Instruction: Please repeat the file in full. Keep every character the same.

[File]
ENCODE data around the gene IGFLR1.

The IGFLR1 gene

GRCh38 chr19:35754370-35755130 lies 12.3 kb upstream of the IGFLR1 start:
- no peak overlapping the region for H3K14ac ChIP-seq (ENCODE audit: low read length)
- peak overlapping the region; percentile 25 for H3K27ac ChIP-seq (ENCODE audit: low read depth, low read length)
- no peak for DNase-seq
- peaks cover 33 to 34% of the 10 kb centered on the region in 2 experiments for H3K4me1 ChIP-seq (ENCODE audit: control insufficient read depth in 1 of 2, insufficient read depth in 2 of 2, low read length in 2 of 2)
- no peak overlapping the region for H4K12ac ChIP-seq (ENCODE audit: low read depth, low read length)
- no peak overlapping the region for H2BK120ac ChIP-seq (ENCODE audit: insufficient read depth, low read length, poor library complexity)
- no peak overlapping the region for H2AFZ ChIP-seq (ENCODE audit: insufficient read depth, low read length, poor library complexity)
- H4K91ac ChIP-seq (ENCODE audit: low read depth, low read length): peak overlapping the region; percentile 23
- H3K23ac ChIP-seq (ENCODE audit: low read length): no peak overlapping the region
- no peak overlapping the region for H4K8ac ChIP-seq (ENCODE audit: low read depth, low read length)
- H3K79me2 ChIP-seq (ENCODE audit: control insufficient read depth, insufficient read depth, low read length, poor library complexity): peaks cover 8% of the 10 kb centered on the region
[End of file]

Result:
ENCODE data around the gene IGFLR1.

The IGFLR1 gene

GRCh38 chr19:35754370-35755130 lies 12.3 kb upstream of the IGFLR1 start:
- no peak overlapping the region for H3K14ac ChIP-seq (ENCODE audit: low read length)
- peak overlapping the region; percentile 25 for H3K27ac ChIP-seq (ENCODE audit: low read depth, low read length)
- no peak for DNase-seq
- peaks cover 33 to 34% of the 10 kb centered on the region in 2 experiments for H3K4me1 ChIP-seq (ENCODE audit: control insufficient read depth in 1 of 2, insufficient read depth in 2 of 2, low read length in 2 of 2)
- no peak overlapping the region for H4K12ac ChIP-seq (ENCODE audit: low read depth, low read length)
- no peak overlapping the region for H2BK120ac ChIP-seq (ENCODE audit: insufficient read depth, low read length, poor library complexity)
- no peak overlapping the region for H2AFZ ChIP-seq (ENCODE audit: insufficient read depth, low read length, poor library complexity)
- H4K91ac ChIP-seq (ENCODE audit: low read depth, low read length): peak overlapping the region; percentile 23
- H3K23ac ChIP-seq (ENCODE audit: low read length): no peak overlapping the region
- no peak overlapping the region for H4K8ac ChIP-seq (ENCODE audit: low read depth, low read length)
- H3K79me2 ChIP-seq (ENCODE audit: control insufficient read depth, insufficient read depth, low read length, poor library complexity): peaks cover 8% of the 10 kb centered on the region